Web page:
Homeland Security:

Challenges in Achieving Interoperable Communications for First Responders

GAO-04-231T: Published: Nov 6, 2003. Publicly Released: Nov 6, 2003.

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William O. Jenkins, Jr
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The inability of first responders--police officers, firemen, hazardous materials teams, emergency medical service personnel, and others--to communicate effectively with one another as needed during an emergency is a long-standing and widely recognized problem in many areas across the country. When first responders cannot communicate effectively as needed, it can literally cost lives--of both emergency responders and those they are trying to assist. At the request of the Chairman of the House Committee on Government Reform, we are examining the barriers to improved interoperability and the roles that federal, state, and local governments can play in improving wireless interoperability communications.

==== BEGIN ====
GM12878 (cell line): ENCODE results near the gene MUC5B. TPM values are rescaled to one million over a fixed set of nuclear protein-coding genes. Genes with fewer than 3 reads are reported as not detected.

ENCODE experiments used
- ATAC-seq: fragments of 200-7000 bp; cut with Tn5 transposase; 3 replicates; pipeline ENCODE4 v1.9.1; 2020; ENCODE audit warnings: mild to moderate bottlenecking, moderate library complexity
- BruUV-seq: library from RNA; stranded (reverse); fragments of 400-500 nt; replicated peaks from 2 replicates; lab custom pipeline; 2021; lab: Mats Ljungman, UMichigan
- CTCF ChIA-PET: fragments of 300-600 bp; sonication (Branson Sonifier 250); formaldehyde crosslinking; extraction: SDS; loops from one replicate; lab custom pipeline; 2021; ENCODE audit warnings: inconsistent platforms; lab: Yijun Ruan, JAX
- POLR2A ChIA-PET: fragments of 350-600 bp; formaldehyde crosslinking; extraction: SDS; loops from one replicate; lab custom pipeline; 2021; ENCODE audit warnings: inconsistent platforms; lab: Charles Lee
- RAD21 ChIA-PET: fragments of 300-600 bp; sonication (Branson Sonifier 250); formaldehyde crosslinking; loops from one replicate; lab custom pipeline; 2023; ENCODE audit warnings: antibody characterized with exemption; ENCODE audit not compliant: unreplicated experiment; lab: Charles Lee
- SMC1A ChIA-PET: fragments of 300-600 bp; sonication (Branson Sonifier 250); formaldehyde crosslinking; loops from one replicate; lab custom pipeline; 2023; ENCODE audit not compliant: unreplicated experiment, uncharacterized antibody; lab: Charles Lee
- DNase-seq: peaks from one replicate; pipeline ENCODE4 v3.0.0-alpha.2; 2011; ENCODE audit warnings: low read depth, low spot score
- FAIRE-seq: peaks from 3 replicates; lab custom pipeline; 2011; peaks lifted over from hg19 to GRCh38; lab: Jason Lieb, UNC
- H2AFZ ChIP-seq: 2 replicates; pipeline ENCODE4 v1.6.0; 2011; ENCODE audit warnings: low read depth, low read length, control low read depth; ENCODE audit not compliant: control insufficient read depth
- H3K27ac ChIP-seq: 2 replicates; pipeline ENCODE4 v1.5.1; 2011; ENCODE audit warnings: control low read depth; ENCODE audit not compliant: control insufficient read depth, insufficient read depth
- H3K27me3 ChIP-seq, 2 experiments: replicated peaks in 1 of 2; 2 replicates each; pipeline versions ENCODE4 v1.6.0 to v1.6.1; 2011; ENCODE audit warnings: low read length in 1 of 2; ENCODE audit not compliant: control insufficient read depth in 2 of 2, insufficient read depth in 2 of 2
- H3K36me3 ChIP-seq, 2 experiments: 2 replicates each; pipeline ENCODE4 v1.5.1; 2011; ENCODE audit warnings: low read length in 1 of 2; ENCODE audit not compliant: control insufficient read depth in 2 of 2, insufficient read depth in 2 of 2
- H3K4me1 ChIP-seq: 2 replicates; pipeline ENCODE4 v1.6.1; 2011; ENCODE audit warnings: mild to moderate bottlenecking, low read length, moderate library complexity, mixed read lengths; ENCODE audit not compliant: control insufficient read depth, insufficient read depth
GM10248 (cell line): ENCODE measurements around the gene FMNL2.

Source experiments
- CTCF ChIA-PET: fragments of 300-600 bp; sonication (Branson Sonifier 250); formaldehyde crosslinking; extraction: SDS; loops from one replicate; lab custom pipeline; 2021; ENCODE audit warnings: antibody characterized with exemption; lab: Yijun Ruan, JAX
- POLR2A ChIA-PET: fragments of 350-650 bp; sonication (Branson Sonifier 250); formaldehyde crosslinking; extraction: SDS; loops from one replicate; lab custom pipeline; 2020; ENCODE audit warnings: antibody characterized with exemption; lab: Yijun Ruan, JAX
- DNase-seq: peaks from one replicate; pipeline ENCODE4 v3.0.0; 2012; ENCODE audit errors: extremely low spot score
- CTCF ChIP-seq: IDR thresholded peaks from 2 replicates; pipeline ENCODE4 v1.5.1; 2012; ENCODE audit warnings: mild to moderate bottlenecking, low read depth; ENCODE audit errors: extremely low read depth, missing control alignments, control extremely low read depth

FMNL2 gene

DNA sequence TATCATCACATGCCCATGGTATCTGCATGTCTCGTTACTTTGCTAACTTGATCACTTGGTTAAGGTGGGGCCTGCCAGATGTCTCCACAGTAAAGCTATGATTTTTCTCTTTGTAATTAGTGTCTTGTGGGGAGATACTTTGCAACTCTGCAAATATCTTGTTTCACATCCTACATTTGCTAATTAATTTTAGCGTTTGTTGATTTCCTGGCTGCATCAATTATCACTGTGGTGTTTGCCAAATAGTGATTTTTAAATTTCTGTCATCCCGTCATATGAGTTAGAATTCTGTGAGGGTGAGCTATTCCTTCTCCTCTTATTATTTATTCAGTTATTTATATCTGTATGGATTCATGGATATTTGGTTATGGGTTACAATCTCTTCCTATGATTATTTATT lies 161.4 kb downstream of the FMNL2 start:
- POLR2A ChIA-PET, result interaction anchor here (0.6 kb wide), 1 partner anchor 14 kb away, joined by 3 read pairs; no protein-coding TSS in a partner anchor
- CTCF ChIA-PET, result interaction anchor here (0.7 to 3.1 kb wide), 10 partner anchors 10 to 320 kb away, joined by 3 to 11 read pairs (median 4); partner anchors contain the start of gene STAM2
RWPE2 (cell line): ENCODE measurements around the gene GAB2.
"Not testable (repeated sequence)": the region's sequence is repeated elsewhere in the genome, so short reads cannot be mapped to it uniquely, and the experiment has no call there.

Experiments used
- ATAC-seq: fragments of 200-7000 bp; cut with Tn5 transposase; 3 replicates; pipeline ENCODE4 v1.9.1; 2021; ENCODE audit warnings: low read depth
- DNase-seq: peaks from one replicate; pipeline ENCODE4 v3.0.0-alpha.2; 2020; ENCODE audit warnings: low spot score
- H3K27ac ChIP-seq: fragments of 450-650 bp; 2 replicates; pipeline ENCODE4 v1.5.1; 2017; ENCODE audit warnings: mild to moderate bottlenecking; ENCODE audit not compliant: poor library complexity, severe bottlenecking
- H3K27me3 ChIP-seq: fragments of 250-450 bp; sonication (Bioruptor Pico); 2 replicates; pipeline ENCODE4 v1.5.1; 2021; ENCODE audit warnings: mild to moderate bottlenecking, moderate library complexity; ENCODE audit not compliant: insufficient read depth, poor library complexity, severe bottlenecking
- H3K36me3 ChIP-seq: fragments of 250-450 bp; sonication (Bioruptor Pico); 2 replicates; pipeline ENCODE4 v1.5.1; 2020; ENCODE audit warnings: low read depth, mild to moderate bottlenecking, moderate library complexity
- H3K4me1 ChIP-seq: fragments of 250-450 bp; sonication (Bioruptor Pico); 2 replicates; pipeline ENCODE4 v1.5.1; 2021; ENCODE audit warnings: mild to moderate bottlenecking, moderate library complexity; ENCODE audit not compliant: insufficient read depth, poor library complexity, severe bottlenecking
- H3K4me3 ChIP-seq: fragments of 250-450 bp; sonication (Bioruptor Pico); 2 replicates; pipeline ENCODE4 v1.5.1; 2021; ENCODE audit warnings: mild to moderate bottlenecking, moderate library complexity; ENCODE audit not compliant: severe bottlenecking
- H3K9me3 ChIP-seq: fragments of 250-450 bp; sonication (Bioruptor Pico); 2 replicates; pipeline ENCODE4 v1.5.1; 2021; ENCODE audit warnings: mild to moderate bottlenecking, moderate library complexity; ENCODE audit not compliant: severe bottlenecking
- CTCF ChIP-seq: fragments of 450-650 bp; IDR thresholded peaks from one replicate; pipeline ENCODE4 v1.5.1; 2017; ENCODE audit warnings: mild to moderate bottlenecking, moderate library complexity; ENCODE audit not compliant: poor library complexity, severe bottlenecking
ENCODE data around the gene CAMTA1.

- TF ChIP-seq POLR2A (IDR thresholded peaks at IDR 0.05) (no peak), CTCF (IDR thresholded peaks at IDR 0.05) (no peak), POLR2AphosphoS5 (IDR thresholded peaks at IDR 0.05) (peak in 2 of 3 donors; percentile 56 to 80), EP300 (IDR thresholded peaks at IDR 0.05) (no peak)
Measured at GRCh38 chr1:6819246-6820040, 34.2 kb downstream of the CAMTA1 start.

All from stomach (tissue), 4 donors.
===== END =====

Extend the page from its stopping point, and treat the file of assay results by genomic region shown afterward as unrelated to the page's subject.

Interoperability problems existed among public safety agencies for many years prior to the September 11, 2001 terrorist attacks. Reports on incidents have documented a number of problems in public safety wireless communications. For over 15 years the Federal Government has been concerned about public safety spectrum issues, including communications interoperability issues. A variety of federal agencies have been involved in defining the problem and identifying potential solutions. In addition, Congress has taken several actions over the past two decades to address the availability and use of public safety wireless spectrum. The events of September 11 have resulted in greater public and governmental focus on the role of first responders and their capacity to respond to emergencies, including those resulting from terrorist incidents. The interoperability issues that the nation faces today did not arise overnight and they will not be successfully addressed overnight. Federal, state, and local governments face several major challenges in addressing interoperability in their wireless communications. The first challenge is to clearly identify and define the problem. For example, it is important to recognize that interoperable communications is not an end in itself, but it is rather one component for achieving an important goal--the ability to respond effectively to and mitigate incidents that require the coordinated actions of first responders. The second challenge is whether and how to establish national interoperability performance goals and standards and balance them with the flexibility needed to address differences in state, regional and local needs and conditions. The third challenge is defining the roles of federal, state, and local governments and other entities in defining the problem, implementing any national goals and standards, and assessing alternative means of achieving those goals and standards. The fundamental barrier to successfully addressing these challenges has been the lack of effective, collaborative, interdisciplinary and intergovernmental planning. No one first responder group or governmental agency can successfully "fix" the interoperability problems that face our nation. It will require the partnership, leadership, and coordinated planning of everyone involved.

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